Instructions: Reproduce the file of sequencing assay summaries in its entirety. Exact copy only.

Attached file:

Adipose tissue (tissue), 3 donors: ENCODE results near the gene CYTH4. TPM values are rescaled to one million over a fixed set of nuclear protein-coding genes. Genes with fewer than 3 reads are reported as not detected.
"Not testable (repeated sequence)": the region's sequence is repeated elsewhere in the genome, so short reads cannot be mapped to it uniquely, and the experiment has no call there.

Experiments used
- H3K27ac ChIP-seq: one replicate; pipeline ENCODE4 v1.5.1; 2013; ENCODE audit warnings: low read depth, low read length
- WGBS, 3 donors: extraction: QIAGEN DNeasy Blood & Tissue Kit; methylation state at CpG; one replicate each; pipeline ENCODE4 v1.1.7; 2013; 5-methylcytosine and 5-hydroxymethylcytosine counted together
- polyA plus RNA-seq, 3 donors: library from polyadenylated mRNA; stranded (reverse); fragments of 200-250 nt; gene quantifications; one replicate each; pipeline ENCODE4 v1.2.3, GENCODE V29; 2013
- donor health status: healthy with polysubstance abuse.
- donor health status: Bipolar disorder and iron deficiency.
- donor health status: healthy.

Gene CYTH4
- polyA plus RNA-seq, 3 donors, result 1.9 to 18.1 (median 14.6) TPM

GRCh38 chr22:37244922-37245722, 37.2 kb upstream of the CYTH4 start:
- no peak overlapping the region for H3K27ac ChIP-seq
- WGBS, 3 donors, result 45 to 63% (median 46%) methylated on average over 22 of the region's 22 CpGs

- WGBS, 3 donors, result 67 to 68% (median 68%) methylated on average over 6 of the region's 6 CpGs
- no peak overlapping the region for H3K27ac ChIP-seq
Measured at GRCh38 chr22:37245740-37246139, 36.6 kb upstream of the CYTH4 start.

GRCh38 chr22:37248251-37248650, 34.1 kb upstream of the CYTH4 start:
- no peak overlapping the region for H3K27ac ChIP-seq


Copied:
Adipose tissue (tissue), 3 donors: ENCODE results near the gene CYTH4. TPM values are rescaled to one million over a fixed set of nuclear protein-coding genes. Genes with fewer than 3 reads are reported as not detected.
"Not testable (repeated sequence)": the region's sequence is repeated elsewhere in the genome, so short reads cannot be mapped to it uniquely, and the experiment has no call there.

Experiments used
- H3K27ac ChIP-seq: one replicate; pipeline ENCODE4 v1.5.1; 2013; ENCODE audit warnings: low read depth, low read length
- WGBS, 3 donors: extraction: QIAGEN DNeasy Blood & Tissue Kit; methylation state at CpG; one replicate each; pipeline ENCODE4 v1.1.7; 2013; 5-methylcytosine and 5-hydroxymethylcytosine counted together
- polyA plus RNA-seq, 3 donors: library from polyadenylated mRNA; stranded (reverse); fragments of 200-250 nt; gene quantifications; one replicate each; pipeline ENCODE4 v1.2.3, GENCODE V29; 2013
- donor health status: healthy with polysubstance abuse.
- donor health status: Bipolar disorder and iron deficiency.
- donor health status: healthy.

Gene CYTH4
- polyA plus RNA-seq, 3 donors, result 1.9 to 18.1 (median 14.6) TPM

GRCh38 chr22:37244922-37245722, 37.2 kb upstream of the CYTH4 start:
- no peak overlapping the region for H3K27ac ChIP-seq
- WGBS, 3 donors, result 45 to 63% (median 46%) methylated on average over 22 of the region's 22 CpGs

- WGBS, 3 donors, result 67 to 68% (median 68%) methylated on average over 6 of the region's 6 CpGs
- no peak overlapping the region for H3K27ac ChIP-seq
Measured at GRCh38 chr22:37245740-37246139, 36.6 kb upstream of the CYTH4 start.

GRCh38 chr22:37248251-37248650, 34.1 kb upstream of the CYTH4 start:
- no peak overlapping the region for H3K27ac ChIP-seq